Russia’s Military Would Fail Against Poland or Turkey

Russia is still slowly taking some smaller cities in the southeast of Ukraine but the Kyiv offensive is bogged down. What we have clearly learned is that Russia’s military and its equipment remain second rate.

Russia has taken significant chunks of Eastern Ukraine but that seems to be the limit of their capability. Russia would fail against Poland or Turkey.

The Polish military has 160,000 active personnel and 100,000 reserves. Two weeks ago, Poland announced an increase defense spending to three percent of gross domestic product next year, Deputy Prime Minister Jaroslaw Kaczynski announced on Thursday. Warsaw currently devotes 2.2 percent of GDP to the military budget. Poland has declared its ambition to become the strongest military power in Central Europe. Poland is expanding the Polish Armed Forces to 300,000 personnel. This would be about 200,000 full-time and 100,000 part-time forces. This is expanding the 160,000 currently active (113,000 regular active servicemen and women and 32,000 TDF. This would double the army’s size.

The Turkish Armed Forces is the second largest standing military force in NATO, after the U.S. Armed Forces, with an estimated strength in 2021 of 895,000 military and paramilitary personnel. Turkey’s Bayraktar drones have been highly effective in Ukraine.

Russia’s economy is already smaller with the collapse of the Ruble. Russia will probably end up around $1 trillion GDP with virtually no growth. Turkey and Poland will pass the Russian economy in size.

Turkey has over 300 Bayraktar drones. Turkey has a significant and active military combat drone program. The largest operator of TB2 drones is the Turkish military but an export model has been sold to the militaries of a number of other countries. Turkey has used the drone extensively in strikes on Kurdistan Workers’ Party (PKK) and People’s Protection Units (YPG) targets in Iraq and Syria Bayraktar drones were used by Azerbaijan in the 2020 Nagorno-Karabakh war and by Ukrainian forces during the 2022 Russian invasion of Ukraine.

The Institute for the Study of War has the following highlights:

Russian forces are unlikely to launch offensive operations to encircle Kyiv larger than the scattered Russian attacks observed northwest of Kyiv targeting Irpin on March 14 and Guta-Mezhyhirska on March 15 within the coming week but may launch further tactical attacks.
Russian forces continued to assault Mariupol from the east and west.
Russian forces did not conduct major offensive operations toward northeastern Kyiv in the past 24 hours.
Russian forces attempting to encircle Kharkiv continue to face supply shortages, particularly regarding ammunition.
The Russian military falsely claimed to have captured the entirety of Kherson Oblast on March 15 but did not conduct any major operations toward either Zaporizhya or Mykolayiv.

Task and Purpose has sought out direct reports of Russian military success. Russia has captured positions, equipment and destroyed Ukrainian equipment. Slow military advance are still advances. Russia has captured most of the southern coastal areas and small cities and a significant chunk of the east. Ukraine is fiercely resisting Russian advances but has not yet been able to push Russia back from early advances.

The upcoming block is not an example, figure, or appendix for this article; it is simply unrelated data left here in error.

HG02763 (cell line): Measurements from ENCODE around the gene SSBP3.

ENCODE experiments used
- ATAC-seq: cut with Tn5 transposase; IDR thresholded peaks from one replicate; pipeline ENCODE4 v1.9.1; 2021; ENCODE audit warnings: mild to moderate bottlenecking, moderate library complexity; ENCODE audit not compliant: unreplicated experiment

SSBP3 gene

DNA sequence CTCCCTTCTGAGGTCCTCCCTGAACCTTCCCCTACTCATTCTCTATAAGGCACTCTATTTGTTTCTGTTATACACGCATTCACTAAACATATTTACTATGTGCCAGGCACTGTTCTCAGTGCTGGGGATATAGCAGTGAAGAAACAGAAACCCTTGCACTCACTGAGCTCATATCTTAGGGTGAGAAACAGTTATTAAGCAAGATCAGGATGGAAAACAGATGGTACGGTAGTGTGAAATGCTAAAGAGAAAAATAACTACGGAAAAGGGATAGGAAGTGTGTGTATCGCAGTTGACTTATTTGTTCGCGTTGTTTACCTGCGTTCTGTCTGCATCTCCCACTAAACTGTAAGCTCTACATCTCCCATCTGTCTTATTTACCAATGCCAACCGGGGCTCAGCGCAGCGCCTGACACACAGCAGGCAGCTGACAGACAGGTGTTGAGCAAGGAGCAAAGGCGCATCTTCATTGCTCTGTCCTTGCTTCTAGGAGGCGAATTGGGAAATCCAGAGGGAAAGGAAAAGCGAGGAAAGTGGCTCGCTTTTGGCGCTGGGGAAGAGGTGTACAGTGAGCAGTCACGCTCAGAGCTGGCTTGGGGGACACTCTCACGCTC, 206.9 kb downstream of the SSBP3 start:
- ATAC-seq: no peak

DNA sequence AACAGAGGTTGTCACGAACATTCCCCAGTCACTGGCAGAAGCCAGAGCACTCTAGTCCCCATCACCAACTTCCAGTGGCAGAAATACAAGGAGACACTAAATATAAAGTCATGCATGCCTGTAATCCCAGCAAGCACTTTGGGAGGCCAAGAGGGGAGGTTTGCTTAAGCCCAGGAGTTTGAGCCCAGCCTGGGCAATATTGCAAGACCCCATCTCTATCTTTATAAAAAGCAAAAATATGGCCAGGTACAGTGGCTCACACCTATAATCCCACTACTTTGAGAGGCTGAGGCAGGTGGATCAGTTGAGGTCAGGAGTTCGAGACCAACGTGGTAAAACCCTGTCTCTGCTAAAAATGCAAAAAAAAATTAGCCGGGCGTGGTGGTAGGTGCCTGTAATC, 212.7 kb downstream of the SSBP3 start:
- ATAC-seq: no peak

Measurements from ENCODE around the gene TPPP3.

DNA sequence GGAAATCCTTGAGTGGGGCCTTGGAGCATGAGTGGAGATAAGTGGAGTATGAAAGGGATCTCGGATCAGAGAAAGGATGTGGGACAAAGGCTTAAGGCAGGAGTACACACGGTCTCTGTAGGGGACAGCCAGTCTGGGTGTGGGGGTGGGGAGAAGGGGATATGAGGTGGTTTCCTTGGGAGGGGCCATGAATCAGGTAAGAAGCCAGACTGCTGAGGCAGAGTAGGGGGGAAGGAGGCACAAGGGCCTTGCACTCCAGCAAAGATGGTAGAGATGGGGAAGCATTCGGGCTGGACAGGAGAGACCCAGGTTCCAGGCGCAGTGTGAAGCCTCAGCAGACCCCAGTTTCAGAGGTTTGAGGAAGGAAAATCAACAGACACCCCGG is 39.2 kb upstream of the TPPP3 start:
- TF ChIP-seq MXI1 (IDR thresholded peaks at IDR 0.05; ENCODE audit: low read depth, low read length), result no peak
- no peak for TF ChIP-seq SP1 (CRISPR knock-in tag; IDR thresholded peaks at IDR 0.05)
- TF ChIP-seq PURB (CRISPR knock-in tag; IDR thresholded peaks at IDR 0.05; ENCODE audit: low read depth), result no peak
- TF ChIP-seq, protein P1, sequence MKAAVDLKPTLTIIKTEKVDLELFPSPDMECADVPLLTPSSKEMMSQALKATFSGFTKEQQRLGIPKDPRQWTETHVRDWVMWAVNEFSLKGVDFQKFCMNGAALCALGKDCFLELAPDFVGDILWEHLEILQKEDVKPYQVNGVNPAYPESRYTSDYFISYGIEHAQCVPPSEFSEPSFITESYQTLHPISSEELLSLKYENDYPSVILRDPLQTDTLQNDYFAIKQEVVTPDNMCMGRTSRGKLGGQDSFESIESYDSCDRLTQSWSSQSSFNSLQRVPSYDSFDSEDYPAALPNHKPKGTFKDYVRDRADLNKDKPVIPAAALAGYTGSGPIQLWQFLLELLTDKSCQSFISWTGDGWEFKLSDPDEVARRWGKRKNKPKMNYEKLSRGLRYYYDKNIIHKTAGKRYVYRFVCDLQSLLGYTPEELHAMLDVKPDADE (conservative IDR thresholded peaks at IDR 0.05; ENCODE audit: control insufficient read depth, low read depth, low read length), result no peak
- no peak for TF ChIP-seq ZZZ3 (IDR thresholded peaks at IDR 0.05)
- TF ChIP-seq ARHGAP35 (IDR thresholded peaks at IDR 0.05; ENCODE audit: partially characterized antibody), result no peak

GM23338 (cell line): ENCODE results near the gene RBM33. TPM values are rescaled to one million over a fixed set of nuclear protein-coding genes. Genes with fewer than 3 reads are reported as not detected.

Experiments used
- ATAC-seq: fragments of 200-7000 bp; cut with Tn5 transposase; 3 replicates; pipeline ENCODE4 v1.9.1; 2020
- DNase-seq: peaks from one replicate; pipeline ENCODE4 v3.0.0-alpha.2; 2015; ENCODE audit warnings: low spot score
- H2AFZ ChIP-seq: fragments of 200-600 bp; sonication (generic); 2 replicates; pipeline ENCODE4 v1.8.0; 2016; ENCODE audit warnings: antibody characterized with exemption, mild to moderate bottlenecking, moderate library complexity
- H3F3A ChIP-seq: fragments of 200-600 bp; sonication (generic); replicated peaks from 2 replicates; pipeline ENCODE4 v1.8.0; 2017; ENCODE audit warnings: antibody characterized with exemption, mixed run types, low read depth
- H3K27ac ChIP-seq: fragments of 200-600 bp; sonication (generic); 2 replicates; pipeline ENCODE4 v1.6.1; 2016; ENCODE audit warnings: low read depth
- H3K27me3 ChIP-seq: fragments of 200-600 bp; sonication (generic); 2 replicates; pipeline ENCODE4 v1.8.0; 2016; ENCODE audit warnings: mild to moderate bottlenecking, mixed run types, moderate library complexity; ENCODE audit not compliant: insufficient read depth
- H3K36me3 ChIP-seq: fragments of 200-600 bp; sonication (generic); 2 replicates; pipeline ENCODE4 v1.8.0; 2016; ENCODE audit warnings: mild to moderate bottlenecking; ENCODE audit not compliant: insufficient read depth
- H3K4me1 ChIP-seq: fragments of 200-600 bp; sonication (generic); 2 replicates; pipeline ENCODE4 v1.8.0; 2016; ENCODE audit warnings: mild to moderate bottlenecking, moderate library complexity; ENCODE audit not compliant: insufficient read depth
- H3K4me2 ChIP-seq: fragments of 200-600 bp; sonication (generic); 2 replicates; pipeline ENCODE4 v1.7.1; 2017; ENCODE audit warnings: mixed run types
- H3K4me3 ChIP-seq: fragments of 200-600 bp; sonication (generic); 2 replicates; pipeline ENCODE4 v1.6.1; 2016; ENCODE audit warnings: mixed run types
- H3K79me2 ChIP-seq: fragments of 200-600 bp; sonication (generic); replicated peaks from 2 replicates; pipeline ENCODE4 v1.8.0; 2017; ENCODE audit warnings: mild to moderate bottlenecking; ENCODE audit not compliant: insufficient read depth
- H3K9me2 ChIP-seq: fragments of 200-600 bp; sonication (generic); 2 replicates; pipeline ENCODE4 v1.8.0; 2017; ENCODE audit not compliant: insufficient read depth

This war is again showing that Russian equipment and military is second rate. This was shown over the past several decades in Afghanistan, Chechnya, Georgia and other Russian wars. Most of the equipment on both sides is Russian and Soviet era gear. Ukraine has mostly old Soviet gear. The American stinger and American javelin antitank gear is superior. The Russians have lost nearly 400 out of 1200 tanks.

This shows that Russia would utterly fail to take Poland or any NATO-backed country. Russia can continue to try to modernize and improve gear and tactics but Russia has failed to solve equipment and military logistics problems for the past forty years. However, Germany, Poland, Baltics, Sweden and Finland are all increasing military spending and getting more NATO support. A few dozen A-10 Warthogs would destroy all of these Russian columns in days. The US has 177 A-10 Warthogs that are still in service.

The number of soldiers and the gear in the Russia-Ukraine war is fairly comparable to the situation in the Iran Iraq War (1980-1988). Iran Iraq was a long eight-year between two armies with about 200,000 troops on each side. The Iraqi military made progress for three months and then stalled. Iran launched an offensive about two years into the war. Russia could mostly stall after a few months but Ukraine would not be able to launch effective attacks into Russia. Russia has more heavy weapons and mass destruction weapons. Ukraine could retake lost cities and territories over time.

Russia does not have the Soviet-era war machine which could take and hold half of Europe. The size of the military is less and the equipment and military have not kept pace with precision war. Russia’s military is still superior to any Middle Eastern country. Russia’s military is far less effective at offensive action. Russia would still be able to punish and resist attacks on its own territory.

If the people of a target country actively and continually resist, then conquering and holding countries with more than 20 million people is beyond the current militaries of the world. The US was able to semi-conquer Afghanistan (population 40 million) but holding it was very difficult.

SOURCES- Institute of War, Task and Purpose
Written by Brian Wang,